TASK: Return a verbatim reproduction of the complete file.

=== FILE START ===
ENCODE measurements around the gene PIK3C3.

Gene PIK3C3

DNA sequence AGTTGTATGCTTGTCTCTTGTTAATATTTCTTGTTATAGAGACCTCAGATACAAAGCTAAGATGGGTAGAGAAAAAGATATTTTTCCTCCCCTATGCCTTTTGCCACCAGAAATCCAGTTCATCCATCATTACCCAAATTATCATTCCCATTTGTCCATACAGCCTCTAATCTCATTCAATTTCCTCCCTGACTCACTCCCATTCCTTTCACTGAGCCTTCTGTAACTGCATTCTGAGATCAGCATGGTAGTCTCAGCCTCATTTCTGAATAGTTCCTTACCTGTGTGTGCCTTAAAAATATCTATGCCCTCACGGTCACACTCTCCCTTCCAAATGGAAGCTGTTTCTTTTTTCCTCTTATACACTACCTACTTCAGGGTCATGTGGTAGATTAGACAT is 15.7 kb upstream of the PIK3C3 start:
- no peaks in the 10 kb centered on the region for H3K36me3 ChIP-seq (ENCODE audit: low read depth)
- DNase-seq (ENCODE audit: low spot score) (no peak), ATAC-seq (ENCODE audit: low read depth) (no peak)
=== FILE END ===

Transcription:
ENCODE measurements around the gene PIK3C3.

Gene PIK3C3

DNA sequence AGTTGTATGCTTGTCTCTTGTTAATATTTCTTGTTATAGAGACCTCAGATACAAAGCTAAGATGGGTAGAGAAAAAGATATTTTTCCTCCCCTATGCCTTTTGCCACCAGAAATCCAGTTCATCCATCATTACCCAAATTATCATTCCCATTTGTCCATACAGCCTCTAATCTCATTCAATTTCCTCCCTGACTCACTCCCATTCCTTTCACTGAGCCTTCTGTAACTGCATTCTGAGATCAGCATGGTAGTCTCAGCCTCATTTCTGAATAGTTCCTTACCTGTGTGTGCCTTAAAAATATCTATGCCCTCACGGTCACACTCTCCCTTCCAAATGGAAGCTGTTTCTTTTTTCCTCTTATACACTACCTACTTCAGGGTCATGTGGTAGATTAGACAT is 15.7 kb upstream of the PIK3C3 start:
- no peaks in the 10 kb centered on the region for H3K36me3 ChIP-seq (ENCODE audit: low read depth)
- DNase-seq (ENCODE audit: low spot score) (no peak), ATAC-seq (ENCODE audit: low read depth) (no peak)